I know, I know. This is not the post you expect from me. I love to cook from scratch and spin my own yarn and we’re going back to the land and all that. Don’t worry – I’m not changing that. But I needed to take a moment to remind folks of just what processed and manufactured goods give us in our daily lives. I think as preppers we have to be aware of how much better our lives are because of mechanization, and how vulnerable our society is to losing access to those processed goods.
See, I was recently given a gift of fiber. A friend of mine gave me about a quarter to half of an unwashed fleece. I was absolutely thrilled. We’re getting our Shetland sheep in the spring and I can’t wait to spin from my own flock. But I knew that you needed to do so very much to even get the fiber ready to spin, much less turn it into yarn and I wanted to learn, so she gave me this to practice on.
First, you have to clean it – and trust me, sheep are MESSY critters. I shook it, and picked out icky bits, and burrs and seed heads (aka “vegetable matter”). I washed it three times, rinsed it twice, and squeezed all the water out by hand, then dried it. This took about two days (admittedly, most of that time was drying, or letting the wool soak). Then I have to pick it. That means I have to fluff out the fiber by hand – and I’m still finding tons of vegetable matter that I’m pulling out. I’ve just started that, but it’s going to take some time. Then I have to card it to get it ready for spinning. Then I have to spin it, ply it, and THEN I get to start weaving or knitting with it. In essence I am putting weeks’ of work into this. Now – if I did this professionally I’m sure I’d be faster and have some time-saving techniques, etc. But still, this isn’t a quick process. I’ll probably get about one or two skeins of yarn from this depending on how thickly I spin it.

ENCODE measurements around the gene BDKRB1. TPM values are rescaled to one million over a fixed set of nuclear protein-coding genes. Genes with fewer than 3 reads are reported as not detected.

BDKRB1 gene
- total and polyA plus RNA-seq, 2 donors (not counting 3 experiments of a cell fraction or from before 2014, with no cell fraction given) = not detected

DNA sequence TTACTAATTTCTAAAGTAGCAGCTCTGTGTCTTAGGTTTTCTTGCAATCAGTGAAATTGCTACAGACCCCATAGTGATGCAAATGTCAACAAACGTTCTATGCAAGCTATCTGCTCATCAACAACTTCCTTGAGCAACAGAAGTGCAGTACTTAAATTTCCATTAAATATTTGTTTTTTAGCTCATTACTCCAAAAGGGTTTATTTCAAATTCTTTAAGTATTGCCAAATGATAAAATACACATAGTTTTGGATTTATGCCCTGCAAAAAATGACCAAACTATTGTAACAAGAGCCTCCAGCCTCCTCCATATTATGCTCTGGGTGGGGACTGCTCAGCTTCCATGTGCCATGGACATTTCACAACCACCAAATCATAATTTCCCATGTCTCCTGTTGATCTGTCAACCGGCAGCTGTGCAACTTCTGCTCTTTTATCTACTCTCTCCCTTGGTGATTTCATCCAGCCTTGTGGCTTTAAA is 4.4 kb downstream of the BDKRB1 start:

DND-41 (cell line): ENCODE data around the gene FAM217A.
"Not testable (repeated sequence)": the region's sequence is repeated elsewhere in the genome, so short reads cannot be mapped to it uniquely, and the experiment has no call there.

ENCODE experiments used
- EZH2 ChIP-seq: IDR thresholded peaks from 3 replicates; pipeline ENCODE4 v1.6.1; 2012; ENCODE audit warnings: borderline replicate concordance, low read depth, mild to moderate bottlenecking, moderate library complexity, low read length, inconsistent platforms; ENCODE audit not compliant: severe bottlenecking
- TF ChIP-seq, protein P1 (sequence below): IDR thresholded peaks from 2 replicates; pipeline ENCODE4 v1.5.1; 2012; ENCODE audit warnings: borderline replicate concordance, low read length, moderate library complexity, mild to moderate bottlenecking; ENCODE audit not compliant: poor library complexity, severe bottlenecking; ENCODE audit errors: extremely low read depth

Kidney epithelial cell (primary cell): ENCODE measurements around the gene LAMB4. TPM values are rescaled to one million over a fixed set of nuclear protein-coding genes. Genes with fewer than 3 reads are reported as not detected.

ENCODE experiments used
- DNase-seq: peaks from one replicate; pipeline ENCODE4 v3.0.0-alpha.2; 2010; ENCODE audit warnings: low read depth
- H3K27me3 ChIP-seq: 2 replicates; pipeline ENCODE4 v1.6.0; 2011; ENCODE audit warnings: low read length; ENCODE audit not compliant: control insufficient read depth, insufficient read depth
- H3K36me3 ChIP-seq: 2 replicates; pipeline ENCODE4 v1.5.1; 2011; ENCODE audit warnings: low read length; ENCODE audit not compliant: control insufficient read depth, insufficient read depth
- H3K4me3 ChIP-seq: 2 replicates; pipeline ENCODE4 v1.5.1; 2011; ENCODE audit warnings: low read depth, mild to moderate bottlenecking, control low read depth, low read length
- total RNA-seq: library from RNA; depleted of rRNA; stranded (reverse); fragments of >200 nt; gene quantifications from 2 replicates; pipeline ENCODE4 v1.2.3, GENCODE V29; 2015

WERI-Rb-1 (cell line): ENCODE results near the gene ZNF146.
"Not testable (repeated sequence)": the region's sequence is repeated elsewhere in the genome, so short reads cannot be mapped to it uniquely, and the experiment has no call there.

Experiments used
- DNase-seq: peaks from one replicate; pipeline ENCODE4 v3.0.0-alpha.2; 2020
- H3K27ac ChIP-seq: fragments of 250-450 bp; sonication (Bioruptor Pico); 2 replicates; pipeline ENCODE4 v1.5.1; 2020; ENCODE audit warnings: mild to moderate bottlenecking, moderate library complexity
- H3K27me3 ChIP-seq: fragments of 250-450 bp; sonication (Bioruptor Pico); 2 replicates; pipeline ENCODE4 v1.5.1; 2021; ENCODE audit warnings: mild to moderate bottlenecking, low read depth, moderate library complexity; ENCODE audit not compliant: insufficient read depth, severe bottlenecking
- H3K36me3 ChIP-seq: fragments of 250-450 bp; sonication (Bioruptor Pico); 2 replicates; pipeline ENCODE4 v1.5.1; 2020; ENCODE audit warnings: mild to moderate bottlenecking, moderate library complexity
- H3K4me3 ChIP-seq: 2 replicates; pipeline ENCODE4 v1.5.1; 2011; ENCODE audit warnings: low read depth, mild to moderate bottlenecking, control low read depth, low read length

What does my obsession with wool have to do with prepping?
Now think about how much time machines save us. A commercial mill can do a LOT more – they can process dozens or hundreds or more fleeces a day, depending on their size. Modern manufacturing can also make the kinds of fibers I can’t – polyester, rayon, etc. Machines also allow far finer knitting and weaving than can be done by hand, and much, much faster.
So much of the stuff we use on a daily basis is like that. You can hand make or grow so much (and there are VERY good reasons to do so, from it being healthier to being morally justified due to environmental concerns), but frankly you can’t make everything you need. For instance, I could probably make toilet paper, but it’s much easier to buy. But shoes – I doubt I could make anything approaching the quality of shoes I can buy for $30 at Payless. I certainly couldn’t make a cast iron pan or a power drill or a tv set or a car.
Now, think about our modern Just-In-Time (JIT) system of manufacturing of these things. Orders for goods are made frequently and goods are delivered frequently. There are fewer warehouses and items don’t sit in warehouses as long as they used to do. JIT depends on reliable, efficient, and cheap transportation and communications, not to mention computer modeling (for larger operations) of demand and costs. JIT requires a smooth, functioning government and infratructure.
Our modern, relatively comfortable lifestyles are dependent on these items that are manufactured by large factories and delivered via the Just-In-Time system.
The pluses of processed